Item description for Judging Criminal Leaders - The Slow Erosion of Impunity (NIJHOFF LAW SPECIALS Volume 55) (Nijhoff Law Specials, 55.) by Yves Beigbeder...
In spite of the Geneva and The Hague Conventions of the late 19th century, the Twentieth Century has been a century of massacres and genocides: the massacres due to European colonialism, two World Wars, the Holocaust, the Armenian and the Rwanda genocides, the casualties caused by the Communist utopia in the USSR, China and Cambodia, and numerous civil wars.
Most of the leaders mainly responsible for these massacres and genocides have enjoyed impunity. However, there is a slow popular awakening to the fact that leaders should be accountable for their crimes. A human rights regime was created after World War II, international criminal law has taken root with the Nuremberg and Tokyo Tribunals, and, in the 1990's with the International Criminal Tribunals for the Former Yugoslavia and for Rwanda. In 1998, the Statute for an International Criminal Court was adopted, while the arrest of former dictator Pinochet in London has created both a political storm and a judiciary advance. The "Princeton Principles on Universal Jurisdiction" have been publicized in an effort to strengthen the application of international law in national legal systems. In Cambodia and Sierra Leone, mixed national/international courts are being set up to try criminal leaders.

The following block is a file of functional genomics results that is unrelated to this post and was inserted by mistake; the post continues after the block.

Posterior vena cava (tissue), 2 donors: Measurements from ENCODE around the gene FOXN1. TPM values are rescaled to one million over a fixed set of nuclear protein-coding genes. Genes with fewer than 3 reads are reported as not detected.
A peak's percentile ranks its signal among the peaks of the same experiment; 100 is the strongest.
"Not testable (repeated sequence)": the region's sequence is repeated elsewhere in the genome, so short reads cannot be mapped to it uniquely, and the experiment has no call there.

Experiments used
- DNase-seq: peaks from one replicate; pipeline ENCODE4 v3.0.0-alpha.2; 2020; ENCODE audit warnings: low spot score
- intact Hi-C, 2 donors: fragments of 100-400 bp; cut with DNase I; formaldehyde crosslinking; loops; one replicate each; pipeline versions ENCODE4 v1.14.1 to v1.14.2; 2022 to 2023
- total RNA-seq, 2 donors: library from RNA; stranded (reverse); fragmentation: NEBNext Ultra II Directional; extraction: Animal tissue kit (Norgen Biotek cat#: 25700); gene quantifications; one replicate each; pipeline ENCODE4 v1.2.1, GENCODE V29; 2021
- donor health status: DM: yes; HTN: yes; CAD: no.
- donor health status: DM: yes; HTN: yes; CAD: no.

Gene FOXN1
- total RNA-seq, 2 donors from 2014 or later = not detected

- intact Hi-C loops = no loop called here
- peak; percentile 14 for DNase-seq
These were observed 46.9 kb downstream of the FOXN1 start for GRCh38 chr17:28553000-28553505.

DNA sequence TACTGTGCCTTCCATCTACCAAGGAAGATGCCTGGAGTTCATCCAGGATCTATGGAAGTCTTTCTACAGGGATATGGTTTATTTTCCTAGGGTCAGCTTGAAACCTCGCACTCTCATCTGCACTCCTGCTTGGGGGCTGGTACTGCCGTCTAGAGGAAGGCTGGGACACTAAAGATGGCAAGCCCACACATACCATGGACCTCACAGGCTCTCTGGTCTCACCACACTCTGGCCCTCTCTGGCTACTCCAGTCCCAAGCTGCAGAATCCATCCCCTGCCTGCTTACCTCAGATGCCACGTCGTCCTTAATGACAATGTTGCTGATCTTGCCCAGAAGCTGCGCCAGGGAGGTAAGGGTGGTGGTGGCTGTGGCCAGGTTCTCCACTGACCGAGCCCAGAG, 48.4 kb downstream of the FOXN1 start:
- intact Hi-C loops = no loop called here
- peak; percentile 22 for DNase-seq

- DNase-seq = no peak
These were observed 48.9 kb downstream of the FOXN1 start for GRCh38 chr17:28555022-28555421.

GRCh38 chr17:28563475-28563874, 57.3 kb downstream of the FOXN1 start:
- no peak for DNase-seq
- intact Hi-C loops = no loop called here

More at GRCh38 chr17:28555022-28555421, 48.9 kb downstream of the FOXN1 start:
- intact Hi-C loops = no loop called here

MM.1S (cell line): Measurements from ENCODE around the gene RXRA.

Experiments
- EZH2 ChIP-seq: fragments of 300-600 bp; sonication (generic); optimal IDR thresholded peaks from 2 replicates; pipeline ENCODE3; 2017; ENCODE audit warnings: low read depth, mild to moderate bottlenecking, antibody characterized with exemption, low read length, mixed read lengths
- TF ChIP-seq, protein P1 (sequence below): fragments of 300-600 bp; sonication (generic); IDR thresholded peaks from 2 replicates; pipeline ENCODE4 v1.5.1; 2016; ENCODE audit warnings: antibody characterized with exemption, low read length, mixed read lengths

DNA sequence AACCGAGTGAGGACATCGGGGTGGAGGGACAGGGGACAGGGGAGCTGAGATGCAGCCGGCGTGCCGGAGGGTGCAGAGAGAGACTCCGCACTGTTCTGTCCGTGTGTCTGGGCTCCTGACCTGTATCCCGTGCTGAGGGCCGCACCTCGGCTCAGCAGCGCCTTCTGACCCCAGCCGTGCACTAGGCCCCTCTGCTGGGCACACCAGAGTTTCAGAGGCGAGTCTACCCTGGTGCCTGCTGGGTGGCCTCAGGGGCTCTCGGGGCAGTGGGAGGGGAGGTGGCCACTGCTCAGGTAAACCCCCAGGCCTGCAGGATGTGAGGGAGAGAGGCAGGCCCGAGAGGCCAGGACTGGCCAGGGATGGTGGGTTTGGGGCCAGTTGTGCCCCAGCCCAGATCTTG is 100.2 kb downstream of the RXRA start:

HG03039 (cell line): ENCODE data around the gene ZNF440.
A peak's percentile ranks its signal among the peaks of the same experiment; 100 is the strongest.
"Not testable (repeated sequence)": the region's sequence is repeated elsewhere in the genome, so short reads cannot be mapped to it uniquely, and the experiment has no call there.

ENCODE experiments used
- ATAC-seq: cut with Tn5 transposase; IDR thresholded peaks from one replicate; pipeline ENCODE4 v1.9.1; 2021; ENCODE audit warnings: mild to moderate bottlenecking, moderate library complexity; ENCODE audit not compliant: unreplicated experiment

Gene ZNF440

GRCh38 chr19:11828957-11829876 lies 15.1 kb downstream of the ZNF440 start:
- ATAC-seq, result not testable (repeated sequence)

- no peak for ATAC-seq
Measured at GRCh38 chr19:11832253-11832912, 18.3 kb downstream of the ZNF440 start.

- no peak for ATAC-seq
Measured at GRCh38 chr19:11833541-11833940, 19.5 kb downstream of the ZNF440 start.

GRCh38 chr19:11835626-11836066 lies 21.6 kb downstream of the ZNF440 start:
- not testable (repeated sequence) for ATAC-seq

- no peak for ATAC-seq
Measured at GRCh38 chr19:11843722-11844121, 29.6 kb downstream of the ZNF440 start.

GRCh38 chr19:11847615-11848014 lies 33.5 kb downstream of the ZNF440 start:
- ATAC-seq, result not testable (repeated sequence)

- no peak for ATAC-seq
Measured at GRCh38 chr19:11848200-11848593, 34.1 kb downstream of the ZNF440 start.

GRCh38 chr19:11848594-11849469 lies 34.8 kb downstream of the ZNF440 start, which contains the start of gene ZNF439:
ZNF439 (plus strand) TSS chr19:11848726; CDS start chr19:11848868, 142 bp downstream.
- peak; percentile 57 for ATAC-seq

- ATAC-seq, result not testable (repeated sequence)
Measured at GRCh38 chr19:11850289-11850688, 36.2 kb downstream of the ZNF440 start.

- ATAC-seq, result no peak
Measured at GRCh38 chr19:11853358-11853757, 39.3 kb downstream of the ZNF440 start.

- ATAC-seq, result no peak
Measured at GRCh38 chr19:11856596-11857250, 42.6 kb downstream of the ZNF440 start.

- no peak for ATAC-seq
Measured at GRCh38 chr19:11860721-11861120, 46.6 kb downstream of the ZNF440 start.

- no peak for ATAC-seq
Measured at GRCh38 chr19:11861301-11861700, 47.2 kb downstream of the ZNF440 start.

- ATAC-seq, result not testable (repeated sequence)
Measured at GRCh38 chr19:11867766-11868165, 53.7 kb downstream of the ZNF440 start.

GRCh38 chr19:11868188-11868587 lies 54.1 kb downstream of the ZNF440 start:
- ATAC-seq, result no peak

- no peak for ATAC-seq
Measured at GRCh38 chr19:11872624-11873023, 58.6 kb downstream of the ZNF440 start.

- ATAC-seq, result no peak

This unique volume offers the reader an overview of the various models which are emerging to ensure that criminal leaders and their collaborators are made accountable for their schemes and actions, and clearly illustrates how national, international and mixed national/international tribunals are slowly eroding the impunity of criminal leaders.
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